This led to the discovery of sintokamides, small peptides with varying degrees of chlorination, which were isolated from the marine sponge Dysidea sp. In conjunction with mutation of six additional residues (S16, S81, S94, S256, S308, and S650) there was a decrease in AR activity [60]. Mutational analysis of S424 to alanine resulted in the loss of phosphorylation at this site [77]. One such peptide variant, sintokamide A, demonstrated inhibition of the growth of the androgen-dependent LNCaP PCa cell line.
However, no studies have identified a role, or the kinase responsible, for S424 phosphorylation.
In addition, sintokamides showed inhibition of transcriptional activity of the NTD fragment of the AR fused to a Gal4 DBD domain (using a luciferase reporter and Gal4 promoter sequence). Further studies on this residue are of importance as it is the sole residue that has been identified to date to be phosphorylated within the TAU5 region, which plays a crucial role in androgen-independent activation of the AR.Serine 515 (S515) undergoes phosphorylation mediated by CDK7 and MAP kinase [70,71]. Since the Gal4-NTD construct has no ligand binding domain, it was suggested that sintokamides are also effective in supressing the AR activity under androgen-independent conditions. The kinase CDK7 is part of the TFIIH transcription complex that regulates the two ubiquitination E3 ligases carboxyl-terminus of Hsc70-interacting protein (CHIP) and mouse homologue of double minute 2 protein (Mdm2). These proteins have also been termed receptor interacting proteins (RIPs) and RAPs (receptor associated proteins); however, not all RIPs are coactivators.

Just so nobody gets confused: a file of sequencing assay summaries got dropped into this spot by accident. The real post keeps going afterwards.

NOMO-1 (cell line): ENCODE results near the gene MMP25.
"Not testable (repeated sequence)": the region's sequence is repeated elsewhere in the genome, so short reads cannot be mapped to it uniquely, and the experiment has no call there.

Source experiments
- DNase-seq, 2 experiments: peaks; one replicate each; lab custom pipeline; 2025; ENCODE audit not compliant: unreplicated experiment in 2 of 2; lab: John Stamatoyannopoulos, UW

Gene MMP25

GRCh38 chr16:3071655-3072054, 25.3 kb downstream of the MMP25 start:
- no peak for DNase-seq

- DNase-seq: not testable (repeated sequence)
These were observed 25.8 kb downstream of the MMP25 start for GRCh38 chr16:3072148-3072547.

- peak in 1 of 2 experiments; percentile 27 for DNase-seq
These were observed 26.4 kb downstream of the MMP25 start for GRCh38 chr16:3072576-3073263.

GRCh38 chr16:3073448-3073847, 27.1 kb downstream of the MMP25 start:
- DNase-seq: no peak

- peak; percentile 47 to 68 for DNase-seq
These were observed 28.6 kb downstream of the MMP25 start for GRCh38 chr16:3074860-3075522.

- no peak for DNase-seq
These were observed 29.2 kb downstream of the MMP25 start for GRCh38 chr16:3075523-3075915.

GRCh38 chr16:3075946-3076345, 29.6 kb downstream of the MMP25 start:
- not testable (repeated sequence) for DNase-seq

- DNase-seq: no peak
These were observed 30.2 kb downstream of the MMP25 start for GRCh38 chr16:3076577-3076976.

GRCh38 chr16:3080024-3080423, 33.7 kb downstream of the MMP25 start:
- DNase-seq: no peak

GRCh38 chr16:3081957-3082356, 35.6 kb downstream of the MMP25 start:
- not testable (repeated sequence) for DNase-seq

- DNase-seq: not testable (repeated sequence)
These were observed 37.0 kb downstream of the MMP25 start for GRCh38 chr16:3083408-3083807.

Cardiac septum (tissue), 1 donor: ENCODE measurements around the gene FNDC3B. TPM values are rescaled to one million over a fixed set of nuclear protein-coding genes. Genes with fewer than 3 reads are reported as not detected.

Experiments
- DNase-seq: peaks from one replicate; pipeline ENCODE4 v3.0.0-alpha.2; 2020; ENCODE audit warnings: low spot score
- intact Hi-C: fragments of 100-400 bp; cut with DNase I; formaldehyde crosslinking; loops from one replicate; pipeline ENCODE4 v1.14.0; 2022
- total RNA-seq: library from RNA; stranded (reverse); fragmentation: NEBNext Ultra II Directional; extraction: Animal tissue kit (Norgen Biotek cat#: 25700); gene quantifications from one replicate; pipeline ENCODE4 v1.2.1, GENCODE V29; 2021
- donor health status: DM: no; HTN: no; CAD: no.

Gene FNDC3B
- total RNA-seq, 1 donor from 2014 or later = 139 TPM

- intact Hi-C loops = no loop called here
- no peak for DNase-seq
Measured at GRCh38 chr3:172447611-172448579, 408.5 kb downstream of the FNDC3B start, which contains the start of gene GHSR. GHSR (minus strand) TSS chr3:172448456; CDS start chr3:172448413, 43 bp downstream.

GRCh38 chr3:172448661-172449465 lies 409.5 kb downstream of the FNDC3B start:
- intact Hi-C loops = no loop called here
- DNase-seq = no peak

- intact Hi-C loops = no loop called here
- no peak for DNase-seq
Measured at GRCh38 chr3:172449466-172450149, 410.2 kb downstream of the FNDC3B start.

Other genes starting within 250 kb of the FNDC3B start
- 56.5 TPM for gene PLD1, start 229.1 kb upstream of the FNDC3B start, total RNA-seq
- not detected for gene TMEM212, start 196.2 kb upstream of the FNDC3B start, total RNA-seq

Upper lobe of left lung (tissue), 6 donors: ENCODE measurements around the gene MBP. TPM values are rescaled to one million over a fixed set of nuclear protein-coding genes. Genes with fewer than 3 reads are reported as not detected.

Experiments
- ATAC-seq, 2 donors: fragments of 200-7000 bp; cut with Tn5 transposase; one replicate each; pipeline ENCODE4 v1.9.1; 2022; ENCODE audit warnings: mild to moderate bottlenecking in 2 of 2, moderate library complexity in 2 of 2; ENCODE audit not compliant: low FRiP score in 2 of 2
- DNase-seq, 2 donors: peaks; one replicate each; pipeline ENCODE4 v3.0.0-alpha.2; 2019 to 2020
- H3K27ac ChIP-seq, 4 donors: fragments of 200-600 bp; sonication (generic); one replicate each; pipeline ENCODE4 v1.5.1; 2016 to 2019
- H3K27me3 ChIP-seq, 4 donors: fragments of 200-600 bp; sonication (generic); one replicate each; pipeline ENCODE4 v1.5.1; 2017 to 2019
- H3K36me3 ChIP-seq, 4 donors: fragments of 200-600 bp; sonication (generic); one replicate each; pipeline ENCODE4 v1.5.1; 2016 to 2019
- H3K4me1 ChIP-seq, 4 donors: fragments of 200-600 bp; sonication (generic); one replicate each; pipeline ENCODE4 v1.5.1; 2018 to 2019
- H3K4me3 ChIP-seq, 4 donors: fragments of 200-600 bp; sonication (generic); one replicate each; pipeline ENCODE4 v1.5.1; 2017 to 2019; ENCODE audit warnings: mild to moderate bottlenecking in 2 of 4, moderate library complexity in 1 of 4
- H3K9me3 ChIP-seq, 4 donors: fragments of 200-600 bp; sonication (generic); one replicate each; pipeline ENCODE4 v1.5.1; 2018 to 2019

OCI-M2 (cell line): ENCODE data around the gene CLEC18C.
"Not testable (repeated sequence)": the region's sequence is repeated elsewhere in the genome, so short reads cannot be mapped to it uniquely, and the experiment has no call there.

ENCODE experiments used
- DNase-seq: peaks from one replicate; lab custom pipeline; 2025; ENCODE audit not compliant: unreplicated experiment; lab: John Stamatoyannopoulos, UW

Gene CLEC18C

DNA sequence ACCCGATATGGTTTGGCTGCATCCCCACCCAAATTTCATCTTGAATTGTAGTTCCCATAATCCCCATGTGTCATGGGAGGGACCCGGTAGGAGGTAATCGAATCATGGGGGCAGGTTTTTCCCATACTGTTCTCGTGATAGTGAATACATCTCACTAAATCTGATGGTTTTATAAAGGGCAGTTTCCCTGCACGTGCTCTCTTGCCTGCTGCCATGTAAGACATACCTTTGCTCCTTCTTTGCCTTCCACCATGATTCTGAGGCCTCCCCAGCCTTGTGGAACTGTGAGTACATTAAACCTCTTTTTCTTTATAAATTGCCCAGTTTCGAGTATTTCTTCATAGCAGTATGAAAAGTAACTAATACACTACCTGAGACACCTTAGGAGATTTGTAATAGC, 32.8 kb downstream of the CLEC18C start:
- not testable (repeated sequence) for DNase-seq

A more recent high-throughput screen of extracts from the marine sponge Niphates digitalis has yielded additional candidate compounds that also antagonize AR transcriptional activity [121]. A mutant S515A that inhibited phosphorylation was found to co-IP with CHIP but was unable to bind to Mdm2.
Furthermore, it has been proposed that one such compound, niphatenone B alkynyl ether, may covalently bind to the AF1 region of the NTD [121].As an alternative approach, a decoy peptide comprising the entire AR-NTD sequence (from amino acid 1 to 538) has been shown to inhibit the transcriptional activity of the full length AR (detected with a PSA reporter construct) [122]. Both CHIP and Mdm2 appear to be equally associated with AR and both E3 ligases are able to promote AR polyubiquitination while monoubiquitination was only identified when CHIP was present [70]. The mechanism of action of the AR1–538 peptide remains unclear, but it likely competes with known AR cofactors for NTD binding. A phosphomimetic mutant S515E appears to increase the transcriptional activity of AR as measured in a PSA luciferase assay.